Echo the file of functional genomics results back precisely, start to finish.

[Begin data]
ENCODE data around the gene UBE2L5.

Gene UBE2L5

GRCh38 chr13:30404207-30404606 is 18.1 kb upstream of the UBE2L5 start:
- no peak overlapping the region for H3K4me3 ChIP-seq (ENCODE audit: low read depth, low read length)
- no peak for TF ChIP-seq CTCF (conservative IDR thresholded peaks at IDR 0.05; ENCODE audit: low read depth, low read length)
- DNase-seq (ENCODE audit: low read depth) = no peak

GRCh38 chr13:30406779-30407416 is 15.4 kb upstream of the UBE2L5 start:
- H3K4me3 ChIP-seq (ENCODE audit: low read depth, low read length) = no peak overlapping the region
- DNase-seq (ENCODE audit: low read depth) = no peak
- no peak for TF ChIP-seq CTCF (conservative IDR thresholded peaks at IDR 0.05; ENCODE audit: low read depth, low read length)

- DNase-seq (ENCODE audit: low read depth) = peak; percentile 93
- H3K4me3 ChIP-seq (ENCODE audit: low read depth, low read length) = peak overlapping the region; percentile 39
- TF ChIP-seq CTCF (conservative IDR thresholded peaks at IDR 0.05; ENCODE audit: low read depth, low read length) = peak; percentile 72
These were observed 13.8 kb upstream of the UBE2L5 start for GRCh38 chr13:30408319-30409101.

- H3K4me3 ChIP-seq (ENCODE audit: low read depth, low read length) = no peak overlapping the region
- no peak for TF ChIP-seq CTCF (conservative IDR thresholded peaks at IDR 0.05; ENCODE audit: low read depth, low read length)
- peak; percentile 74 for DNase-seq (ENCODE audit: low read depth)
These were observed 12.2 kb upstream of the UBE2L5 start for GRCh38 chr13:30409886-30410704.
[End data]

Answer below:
ENCODE data around the gene UBE2L5.

Gene UBE2L5

GRCh38 chr13:30404207-30404606 is 18.1 kb upstream of the UBE2L5 start:
- no peak overlapping the region for H3K4me3 ChIP-seq (ENCODE audit: low read depth, low read length)
- no peak for TF ChIP-seq CTCF (conservative IDR thresholded peaks at IDR 0.05; ENCODE audit: low read depth, low read length)
- DNase-seq (ENCODE audit: low read depth) = no peak

GRCh38 chr13:30406779-30407416 is 15.4 kb upstream of the UBE2L5 start:
- H3K4me3 ChIP-seq (ENCODE audit: low read depth, low read length) = no peak overlapping the region
- DNase-seq (ENCODE audit: low read depth) = no peak
- no peak for TF ChIP-seq CTCF (conservative IDR thresholded peaks at IDR 0.05; ENCODE audit: low read depth, low read length)

- DNase-seq (ENCODE audit: low read depth) = peak; percentile 93
- H3K4me3 ChIP-seq (ENCODE audit: low read depth, low read length) = peak overlapping the region; percentile 39
- TF ChIP-seq CTCF (conservative IDR thresholded peaks at IDR 0.05; ENCODE audit: low read depth, low read length) = peak; percentile 72
These were observed 13.8 kb upstream of the UBE2L5 start for GRCh38 chr13:30408319-30409101.

- H3K4me3 ChIP-seq (ENCODE audit: low read depth, low read length) = no peak overlapping the region
- no peak for TF ChIP-seq CTCF (conservative IDR thresholded peaks at IDR 0.05; ENCODE audit: low read depth, low read length)
- peak; percentile 74 for DNase-seq (ENCODE audit: low read depth)
These were observed 12.2 kb upstream of the UBE2L5 start for GRCh38 chr13:30409886-30410704.